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Iowa Republican Rep. Steve King may soon feel some pushback from Latinos in his home state, who say they can no longer just ignore him or shake their heads at his rhetoric.
King has raised hackles with comments made over the years: that an electrified fence could be used to deter illegal border crossings, similar to keeping livestock contained, and that some young immigrants have calves the size of cantaloupes because they haul marijuana across the desert.
Most recently, King slammed plans by fellow Republicans to push a bill that would allow young immigrants here illegally to join the military. “As soon as they raise their hand and say ‘I’m unlawfully present in the United States,’ we’re not going to take your oath into the military, but we’re going to take your deposition and we have a bus for you to Tijuana,” said King.
Joe Enriquez Henry, state director of the League of United Latin American Citizens of Iowa, (LULAC-Iowa) said he’s been asked over the years by leaders of the non-Hispanic community, usually Democrats, what Hispanic leaders planned to do about King.
Generally, the community didn’t have a way to respond, Henry said. But in the past three years, that has changed.
“Those of us in the Iowa Latino community, we are going to strike back,” Henry said. “We didn’t have the ability to organize, but in the past three years, we’ve had many activists step up, we’ve generated a lot of energy and response to people who use hate to promote themselves. He is using this hate and racism to promote his position in Congress.”
There are communities within King’s district whose populations are at or near 30 percent Latino. “They are the ones helping rebuild their communities...They want to air their concerns about what King is saying.”
The National Republican Congressional Committee and King’s office did not respond to requests for comment.
Although Hispanics were just 5.3 percent of Iowa’s population in 2012, Henry said there are communities within King’s district and nearby whose populations are at or near 30 percent Latino.
“They are the ones helping rebuild their communities, they're becoming stakeholders and they want to air their concerns about what King is saying,” Henry said.
King won his last election with 52.9 percent of the vote in his Republican-leaning district, defeating Iowa’s former first lady Christine Vilsack in 2010. Even so, his Democratic opponent for this year’s mid-terms, Jim Mowrer, drew fundraising help from Vice President Joe Biden and national party support.
Henry said King’s comments can help engage increasing numbers of young people showing interest in organizing as well as bring more information about issues before Congress.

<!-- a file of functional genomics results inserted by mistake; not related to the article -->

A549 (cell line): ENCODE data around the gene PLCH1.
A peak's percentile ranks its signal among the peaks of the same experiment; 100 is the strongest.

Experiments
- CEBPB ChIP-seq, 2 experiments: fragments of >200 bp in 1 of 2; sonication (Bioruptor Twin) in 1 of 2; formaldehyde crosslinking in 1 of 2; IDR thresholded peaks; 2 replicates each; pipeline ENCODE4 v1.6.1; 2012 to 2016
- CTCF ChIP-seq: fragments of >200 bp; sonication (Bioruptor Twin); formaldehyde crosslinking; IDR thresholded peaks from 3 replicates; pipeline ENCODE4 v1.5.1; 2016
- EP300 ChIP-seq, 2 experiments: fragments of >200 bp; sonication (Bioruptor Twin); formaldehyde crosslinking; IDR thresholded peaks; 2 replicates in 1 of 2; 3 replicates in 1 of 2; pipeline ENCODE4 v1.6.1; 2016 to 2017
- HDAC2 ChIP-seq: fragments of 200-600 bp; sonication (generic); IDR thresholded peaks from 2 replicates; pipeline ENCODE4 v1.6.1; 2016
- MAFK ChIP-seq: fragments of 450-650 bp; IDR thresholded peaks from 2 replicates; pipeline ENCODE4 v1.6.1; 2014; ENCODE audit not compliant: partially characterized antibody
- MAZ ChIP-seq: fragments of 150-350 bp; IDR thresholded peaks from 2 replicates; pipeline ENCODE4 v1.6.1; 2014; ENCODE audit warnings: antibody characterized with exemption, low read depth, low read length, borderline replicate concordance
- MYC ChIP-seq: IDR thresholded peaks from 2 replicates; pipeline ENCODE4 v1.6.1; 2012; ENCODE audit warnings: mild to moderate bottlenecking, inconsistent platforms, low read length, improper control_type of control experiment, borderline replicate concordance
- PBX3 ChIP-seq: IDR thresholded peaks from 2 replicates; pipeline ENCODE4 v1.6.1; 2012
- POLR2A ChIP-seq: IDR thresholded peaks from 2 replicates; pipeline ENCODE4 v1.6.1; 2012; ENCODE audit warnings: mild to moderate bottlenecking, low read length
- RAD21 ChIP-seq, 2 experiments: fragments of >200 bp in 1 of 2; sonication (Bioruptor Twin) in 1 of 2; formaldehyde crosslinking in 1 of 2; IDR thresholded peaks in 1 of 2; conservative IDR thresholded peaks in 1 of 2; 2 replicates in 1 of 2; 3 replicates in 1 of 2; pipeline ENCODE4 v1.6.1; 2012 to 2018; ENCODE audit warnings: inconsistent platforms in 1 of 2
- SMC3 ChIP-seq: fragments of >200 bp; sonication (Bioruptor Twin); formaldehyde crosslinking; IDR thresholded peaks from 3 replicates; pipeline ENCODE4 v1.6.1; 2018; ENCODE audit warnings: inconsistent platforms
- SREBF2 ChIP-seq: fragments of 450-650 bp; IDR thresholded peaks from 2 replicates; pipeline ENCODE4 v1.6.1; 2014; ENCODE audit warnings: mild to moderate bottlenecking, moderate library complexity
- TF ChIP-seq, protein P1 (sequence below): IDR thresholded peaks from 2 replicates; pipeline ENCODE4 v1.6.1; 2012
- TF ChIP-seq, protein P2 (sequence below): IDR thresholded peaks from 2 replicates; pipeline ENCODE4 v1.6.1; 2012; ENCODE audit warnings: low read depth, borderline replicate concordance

With Iowa the first caucus state for 2016 presidential races, the timing to begin responding to King couldn’t be better, Henry said. "The parade of presidential hopefuls creates a perfect opportunity for talking about Latinos and what is important to them “and how hate and racism does not work,” he said.
“The things he is saying are the things you’d see and hear 50 years ago in times of rampant racism, they are from the good ‘ol days of attacking people based on their skin and race,” Henry said.
Vanessa Marcano, an organizer for Iowa Citizens for Community Improvement, said King’s statements are “just on the fringe."
“They are going to be met with countermobilization or they are just going to be acknowledged as fringe comments that shouldn't even be paid attention to,” Marcano said. “What we should be paying attention to is how broken our (immigration) system is. We see people in our communities affected.”
Although King has his fans, many of them Tea Party activists who want tougher immigration enforcement, his comments have rankled even House Speaker John Boehner.
After King made the cantaloupe and marijuana hauling comments, Boehner denounced his comments. Rep. Joaquin Castro, D-San Antonio, wrote in an essay for Texas Monthly that when he and another Texas Democrats thanked the speaker for doing so, the Speaker responded: “What an a--hole,” in reference to King.
One question is why focus on King, who is not expected to change his mind on immigration, when more moderate House Republicans who have said they support immigration reform have not advanced legislation.
To Rep. Luis Gutiérrez, D-Illinois, King’s comments can't be ignored because they get tacit approval from his GOP colleagues.
Rep. King is an outlier in the Republican Caucus, but it’s clear he carries weight in that group, said Illinois Democrat Rep. Luis Gutiérrez.
“He’s an outlier in the Republican Caucus, but it’s clear he carries weight in that caucus,” Gutiérrez said. “Steve King is allowed to say some crazy, mean-spirited things about immigrants and he faces no consequences from other Republicans.”
Certainly there are a few Republicans willing to stand up against King, Gutiérrez said, noting Reps. Mike Coffman of Colorado and Jeff Denham and David Valadao of California.
But last summer, all but six House Republicans voted for an amendment sponsored by King that seeks to end the deportation deferrals the Obama administration granted hundreds of thousands of young DREAMers.
“He’s the spokesperson for the Republican Party. Steve King is the poster child,” Gutiérrez said.